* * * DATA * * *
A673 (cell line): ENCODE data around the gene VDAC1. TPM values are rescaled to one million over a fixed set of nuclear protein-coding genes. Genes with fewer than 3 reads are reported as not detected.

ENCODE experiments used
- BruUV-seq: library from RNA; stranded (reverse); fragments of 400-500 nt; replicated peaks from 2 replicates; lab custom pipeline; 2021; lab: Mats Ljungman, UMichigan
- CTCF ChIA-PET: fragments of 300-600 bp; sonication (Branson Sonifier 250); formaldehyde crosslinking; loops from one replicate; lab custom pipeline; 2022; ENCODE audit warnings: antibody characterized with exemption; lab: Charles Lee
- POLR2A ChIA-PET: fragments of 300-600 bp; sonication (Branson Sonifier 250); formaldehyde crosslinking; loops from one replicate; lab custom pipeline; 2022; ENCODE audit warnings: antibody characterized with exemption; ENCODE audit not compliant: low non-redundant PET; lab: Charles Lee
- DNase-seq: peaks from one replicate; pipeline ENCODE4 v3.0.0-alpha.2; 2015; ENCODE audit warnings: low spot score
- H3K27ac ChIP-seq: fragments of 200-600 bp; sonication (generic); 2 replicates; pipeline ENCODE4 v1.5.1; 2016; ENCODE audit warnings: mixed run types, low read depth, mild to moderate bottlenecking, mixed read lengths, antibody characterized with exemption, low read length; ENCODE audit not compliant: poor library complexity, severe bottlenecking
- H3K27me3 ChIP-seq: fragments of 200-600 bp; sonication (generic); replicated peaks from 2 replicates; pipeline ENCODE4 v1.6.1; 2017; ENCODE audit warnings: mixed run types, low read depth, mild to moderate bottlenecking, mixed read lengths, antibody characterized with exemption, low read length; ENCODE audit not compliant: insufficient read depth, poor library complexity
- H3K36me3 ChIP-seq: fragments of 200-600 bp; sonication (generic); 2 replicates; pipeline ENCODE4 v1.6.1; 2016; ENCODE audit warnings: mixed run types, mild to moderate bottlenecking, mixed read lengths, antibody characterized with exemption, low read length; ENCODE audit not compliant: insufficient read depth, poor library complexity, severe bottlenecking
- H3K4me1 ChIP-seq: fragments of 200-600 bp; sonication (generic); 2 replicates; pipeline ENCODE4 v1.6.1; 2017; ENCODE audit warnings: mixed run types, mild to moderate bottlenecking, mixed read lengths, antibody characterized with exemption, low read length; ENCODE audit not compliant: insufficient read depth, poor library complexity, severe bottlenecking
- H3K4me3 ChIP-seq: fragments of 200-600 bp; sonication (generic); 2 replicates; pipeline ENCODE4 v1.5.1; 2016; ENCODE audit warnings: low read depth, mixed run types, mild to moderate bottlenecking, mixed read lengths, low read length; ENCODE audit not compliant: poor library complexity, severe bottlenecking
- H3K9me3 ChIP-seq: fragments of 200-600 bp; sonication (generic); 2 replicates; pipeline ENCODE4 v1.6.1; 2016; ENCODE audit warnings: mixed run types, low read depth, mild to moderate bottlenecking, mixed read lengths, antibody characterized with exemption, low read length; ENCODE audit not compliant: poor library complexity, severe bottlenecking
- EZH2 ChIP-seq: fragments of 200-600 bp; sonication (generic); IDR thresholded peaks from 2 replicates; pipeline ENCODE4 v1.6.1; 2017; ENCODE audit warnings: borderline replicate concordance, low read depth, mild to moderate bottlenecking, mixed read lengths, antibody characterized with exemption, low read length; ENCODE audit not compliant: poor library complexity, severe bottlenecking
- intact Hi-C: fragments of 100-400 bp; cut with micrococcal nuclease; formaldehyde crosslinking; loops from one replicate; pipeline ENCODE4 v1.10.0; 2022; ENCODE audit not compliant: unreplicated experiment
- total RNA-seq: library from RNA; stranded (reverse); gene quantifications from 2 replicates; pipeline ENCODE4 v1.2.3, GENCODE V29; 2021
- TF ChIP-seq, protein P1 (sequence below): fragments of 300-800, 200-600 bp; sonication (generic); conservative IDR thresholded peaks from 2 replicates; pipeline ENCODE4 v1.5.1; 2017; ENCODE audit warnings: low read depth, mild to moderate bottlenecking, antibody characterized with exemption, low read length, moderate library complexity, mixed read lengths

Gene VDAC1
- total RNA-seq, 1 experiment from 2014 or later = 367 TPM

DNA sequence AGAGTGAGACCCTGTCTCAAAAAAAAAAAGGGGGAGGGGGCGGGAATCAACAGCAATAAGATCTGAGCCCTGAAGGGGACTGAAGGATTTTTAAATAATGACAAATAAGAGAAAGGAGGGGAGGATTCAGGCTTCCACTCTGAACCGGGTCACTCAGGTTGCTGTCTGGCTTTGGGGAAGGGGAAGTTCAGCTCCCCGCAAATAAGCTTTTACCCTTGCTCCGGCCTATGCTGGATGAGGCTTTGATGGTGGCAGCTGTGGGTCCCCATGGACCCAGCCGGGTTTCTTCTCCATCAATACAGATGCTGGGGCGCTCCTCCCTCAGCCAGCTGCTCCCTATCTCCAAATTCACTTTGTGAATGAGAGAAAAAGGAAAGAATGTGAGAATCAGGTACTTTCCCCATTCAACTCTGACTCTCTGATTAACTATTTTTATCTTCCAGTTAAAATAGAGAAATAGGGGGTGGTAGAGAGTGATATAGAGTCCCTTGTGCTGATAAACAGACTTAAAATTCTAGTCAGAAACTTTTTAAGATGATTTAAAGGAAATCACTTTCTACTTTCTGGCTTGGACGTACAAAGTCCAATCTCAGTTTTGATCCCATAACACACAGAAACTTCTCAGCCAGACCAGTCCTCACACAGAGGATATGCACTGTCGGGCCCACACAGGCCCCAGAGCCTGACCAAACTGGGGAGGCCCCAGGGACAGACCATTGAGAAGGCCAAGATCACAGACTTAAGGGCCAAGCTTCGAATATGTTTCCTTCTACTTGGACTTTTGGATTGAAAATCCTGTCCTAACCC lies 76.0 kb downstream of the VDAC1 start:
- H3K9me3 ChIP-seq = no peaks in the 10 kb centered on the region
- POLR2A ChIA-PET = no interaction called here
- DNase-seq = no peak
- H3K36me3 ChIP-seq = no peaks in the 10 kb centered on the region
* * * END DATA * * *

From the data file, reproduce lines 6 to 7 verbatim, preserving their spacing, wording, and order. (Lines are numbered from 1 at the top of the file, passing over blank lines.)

- DNase-seq: peaks from one replicate; pipeline ENCODE4 v3.0.0-alpha.2; 2015; ENCODE audit warnings: low spot score
- H3K27ac ChIP-seq: fragments of 200-600 bp; sonication (generic); 2 replicates; pipeline ENCODE4 v1.5.1; 2016; ENCODE audit warnings: mixed run types, low read depth, mild to moderate bottlenecking, mixed read lengths, antibody characterized with exemption, low read length; ENCODE audit not compliant: poor library complexity, severe bottlenecking